Refer above monitoring tools, those will help you to start the MySQL optimization process. After that, we can use the following command to find out the MySQL processes details:
# mysqladmin processlist
# mysqladmin proc stat
This command will give you a summary too at its bottom section. See the examples pasted below:
Before executing the tuner script, we have to check something in current configuration. The MySQL configuration file is “/etc/my.cnf“
I start tweaking by checking the variable “max_connections“
If it’s not in the configuration file, execute the following command to check its current value:
mysqladmin variables|grep max_connections
You need to execute this as root user. See the example added below:
[[email protected] ~]# mysqladmin variables|grep max_connections | max_connections | 151
You can also check all variables’ details from the MySQL command line prompt. That’s explained below:
Enter to MySQL command prompt:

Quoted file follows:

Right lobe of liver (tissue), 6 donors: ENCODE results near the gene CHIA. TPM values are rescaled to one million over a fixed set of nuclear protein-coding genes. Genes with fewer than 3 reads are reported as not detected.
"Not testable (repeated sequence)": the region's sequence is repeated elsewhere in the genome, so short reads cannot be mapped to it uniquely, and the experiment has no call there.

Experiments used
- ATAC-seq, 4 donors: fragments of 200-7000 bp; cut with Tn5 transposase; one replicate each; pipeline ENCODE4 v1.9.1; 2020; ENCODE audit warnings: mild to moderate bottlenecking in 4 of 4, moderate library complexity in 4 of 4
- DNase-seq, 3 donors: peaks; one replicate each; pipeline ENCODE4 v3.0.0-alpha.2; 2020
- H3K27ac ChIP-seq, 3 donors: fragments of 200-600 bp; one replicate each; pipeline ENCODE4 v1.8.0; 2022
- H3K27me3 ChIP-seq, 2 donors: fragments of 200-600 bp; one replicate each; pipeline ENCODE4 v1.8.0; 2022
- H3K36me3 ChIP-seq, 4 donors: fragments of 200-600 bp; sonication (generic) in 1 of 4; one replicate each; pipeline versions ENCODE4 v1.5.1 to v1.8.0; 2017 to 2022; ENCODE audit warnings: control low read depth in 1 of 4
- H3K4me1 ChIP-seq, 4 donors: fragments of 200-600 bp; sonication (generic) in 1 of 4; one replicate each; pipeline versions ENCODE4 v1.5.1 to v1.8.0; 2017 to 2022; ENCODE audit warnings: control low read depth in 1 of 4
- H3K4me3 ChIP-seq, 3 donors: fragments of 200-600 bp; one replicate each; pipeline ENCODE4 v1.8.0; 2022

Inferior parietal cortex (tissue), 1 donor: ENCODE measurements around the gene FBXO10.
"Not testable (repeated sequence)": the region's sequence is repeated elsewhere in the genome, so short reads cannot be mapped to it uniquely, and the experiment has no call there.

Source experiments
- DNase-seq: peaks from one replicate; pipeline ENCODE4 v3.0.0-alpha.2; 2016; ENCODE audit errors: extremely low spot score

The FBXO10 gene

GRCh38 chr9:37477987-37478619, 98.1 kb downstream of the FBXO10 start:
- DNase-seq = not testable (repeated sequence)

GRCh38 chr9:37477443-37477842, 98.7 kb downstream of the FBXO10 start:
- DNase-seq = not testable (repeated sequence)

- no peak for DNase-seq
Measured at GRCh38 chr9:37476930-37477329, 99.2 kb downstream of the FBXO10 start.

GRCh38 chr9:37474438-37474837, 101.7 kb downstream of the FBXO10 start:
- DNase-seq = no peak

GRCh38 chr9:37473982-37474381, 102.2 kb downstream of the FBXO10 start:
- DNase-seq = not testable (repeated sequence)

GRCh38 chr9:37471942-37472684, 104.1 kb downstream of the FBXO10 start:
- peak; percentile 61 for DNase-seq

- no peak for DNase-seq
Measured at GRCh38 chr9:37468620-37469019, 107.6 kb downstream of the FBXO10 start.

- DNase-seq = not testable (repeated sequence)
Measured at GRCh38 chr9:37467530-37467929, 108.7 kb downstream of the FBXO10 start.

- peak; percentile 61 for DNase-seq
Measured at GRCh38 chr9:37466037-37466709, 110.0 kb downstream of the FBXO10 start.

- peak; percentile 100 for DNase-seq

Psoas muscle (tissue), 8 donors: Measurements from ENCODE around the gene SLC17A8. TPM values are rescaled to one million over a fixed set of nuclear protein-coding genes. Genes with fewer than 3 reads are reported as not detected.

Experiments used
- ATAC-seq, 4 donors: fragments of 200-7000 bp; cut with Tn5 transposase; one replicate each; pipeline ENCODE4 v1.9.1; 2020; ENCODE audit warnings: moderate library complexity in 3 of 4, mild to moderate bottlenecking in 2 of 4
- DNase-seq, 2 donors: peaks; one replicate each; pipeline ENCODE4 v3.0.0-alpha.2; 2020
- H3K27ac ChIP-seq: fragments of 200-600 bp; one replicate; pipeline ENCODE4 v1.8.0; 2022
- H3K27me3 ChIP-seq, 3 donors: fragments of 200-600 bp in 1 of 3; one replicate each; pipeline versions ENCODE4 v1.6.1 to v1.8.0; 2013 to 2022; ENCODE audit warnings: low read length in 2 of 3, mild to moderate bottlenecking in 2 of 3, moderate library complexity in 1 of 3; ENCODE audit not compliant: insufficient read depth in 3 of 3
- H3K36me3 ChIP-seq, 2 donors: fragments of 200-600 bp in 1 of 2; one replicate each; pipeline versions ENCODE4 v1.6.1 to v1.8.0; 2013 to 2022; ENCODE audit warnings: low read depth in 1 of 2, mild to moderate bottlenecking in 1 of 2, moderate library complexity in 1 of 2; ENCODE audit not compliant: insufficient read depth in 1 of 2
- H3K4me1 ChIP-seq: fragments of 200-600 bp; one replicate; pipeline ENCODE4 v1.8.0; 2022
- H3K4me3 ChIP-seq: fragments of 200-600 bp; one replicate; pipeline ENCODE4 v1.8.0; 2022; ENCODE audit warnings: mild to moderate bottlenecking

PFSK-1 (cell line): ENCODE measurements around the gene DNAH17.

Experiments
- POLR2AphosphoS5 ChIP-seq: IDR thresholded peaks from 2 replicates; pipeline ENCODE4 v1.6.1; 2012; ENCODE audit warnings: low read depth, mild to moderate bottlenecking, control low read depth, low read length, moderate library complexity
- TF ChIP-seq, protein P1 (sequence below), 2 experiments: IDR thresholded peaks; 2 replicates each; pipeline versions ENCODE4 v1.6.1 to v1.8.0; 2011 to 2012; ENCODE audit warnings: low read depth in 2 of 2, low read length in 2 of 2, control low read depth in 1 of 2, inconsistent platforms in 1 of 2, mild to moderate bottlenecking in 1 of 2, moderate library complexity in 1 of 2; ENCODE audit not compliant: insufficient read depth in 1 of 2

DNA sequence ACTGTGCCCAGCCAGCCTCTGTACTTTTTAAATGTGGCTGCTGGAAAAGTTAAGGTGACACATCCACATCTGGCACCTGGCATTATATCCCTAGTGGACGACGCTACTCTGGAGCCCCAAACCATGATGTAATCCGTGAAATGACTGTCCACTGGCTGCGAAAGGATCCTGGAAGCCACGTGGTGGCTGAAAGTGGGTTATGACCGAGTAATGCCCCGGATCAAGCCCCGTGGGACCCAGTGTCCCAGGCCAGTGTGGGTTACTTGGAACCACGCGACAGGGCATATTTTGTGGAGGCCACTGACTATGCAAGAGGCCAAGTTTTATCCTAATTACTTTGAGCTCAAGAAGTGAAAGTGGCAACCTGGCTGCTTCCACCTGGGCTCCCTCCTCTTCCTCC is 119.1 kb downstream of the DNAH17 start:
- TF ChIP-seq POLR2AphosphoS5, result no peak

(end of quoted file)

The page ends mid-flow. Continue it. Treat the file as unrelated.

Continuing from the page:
mysql> show variables like 'max_connections'; +-----------------+-------+ | Variable_name | Value | +-----------------+-------+ | max_connections | 151 | +-----------------+-------+ 1 row in set (0.00 sec)
Yeah, it’s showing the default MySQL value, 151. This value is okay for a normal server with average connections. If the websites in the server have large number of connections, you must need to increase its value as per the settings Apache configuration.
Go to web server (Apache) configuration and check the value for “max_client.”
[[email protected] ~]# grep -i Maxclient /usr/local/apache/conf/httpd.conf MaxClient 150
Note: In Apache 2.4 the variable name "MaxClient" has changed as "MaxRequestWorkers."
How to increase it?
You need to increase the value of “max_connections,” if you web server has a high MaxRequestWorkers value. Otherwise, it will create some bottleneck situations at high connection time. MySQL can’t manage query from those connections, if it doesn’t has large “max_connections” directive.
Go ahead and set it as high.
Tips : You can set MySQL variables before restrting the service using "SET GLOBAL" variables. SET GLOBAL max_connections = 1000;
Refer this link for more details…
Tweak Cache and Buffers
Cache and Buffers, the next step for MySQL tweaking
Then go to some Cache and Buffers in MySQL configuration. Rearrange its value, to deliver MySQL its best performance.
1. Thread Cache Size
This is off by default. This is the number of threads the MySQL server should cache for reuse. This should be enabled for a good performance.